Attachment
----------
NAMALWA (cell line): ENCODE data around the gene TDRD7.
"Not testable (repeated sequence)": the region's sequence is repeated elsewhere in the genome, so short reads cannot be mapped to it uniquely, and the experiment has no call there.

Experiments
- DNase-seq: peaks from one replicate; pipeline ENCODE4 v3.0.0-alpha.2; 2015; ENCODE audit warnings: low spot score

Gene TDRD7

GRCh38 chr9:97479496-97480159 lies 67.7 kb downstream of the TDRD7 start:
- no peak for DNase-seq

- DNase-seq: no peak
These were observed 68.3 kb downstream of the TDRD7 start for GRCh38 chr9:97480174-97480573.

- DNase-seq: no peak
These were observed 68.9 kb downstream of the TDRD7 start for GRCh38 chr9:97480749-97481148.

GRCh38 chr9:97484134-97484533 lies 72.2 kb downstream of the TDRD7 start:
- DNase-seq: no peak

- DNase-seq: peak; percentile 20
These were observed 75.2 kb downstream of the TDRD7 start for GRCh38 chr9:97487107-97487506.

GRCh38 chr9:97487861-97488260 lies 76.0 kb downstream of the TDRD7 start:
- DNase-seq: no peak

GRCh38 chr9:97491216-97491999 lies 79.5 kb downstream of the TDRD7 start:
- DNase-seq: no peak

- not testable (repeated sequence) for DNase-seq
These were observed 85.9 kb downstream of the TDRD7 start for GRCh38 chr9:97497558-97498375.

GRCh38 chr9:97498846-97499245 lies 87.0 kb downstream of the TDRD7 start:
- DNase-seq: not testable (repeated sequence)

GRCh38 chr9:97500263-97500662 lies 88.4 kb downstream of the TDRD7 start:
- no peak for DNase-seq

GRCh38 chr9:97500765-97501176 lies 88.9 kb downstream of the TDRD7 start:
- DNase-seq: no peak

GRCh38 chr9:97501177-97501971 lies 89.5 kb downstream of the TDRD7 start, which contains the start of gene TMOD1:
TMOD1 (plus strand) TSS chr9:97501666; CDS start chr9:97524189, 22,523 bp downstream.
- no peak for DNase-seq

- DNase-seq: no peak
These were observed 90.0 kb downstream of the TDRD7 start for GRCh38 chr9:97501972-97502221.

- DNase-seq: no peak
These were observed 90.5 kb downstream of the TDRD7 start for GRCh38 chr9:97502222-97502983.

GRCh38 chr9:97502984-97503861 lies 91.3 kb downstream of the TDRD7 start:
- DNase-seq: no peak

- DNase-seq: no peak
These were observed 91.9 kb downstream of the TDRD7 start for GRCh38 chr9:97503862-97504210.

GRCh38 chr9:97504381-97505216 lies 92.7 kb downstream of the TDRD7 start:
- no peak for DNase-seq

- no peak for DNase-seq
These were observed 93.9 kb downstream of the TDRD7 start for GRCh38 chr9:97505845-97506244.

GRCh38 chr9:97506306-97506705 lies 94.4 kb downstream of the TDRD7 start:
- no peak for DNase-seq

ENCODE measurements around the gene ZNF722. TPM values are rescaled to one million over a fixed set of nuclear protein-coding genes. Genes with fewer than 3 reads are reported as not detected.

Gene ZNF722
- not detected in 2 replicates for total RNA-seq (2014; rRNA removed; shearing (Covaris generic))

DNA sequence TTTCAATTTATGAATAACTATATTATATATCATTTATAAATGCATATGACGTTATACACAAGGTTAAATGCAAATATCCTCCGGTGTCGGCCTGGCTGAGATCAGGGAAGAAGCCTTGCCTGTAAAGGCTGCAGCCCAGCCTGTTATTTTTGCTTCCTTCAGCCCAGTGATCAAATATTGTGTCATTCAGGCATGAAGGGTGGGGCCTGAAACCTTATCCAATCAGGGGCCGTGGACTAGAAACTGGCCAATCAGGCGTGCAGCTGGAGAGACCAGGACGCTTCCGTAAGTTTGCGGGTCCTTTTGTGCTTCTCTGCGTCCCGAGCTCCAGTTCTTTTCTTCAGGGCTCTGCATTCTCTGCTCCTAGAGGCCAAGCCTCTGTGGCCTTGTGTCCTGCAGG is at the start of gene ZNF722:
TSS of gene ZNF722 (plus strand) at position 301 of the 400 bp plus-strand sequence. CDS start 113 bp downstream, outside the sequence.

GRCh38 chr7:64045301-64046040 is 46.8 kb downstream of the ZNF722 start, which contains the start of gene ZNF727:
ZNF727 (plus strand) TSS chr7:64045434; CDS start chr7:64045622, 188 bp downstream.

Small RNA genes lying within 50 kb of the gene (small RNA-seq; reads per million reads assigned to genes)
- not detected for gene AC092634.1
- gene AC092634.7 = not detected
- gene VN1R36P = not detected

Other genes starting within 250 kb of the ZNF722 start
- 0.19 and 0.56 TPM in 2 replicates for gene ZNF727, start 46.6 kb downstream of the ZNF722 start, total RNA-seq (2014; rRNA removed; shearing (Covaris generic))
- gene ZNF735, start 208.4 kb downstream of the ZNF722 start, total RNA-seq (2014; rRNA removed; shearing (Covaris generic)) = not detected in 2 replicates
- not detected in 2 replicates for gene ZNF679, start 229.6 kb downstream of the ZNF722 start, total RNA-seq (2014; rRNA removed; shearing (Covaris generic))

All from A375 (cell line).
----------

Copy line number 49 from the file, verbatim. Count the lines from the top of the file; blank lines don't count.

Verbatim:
TSS of gene ZNF722 (plus strand) at position 301 of the 400 bp plus-strand sequence. CDS start 113 bp downstream, outside the sequence.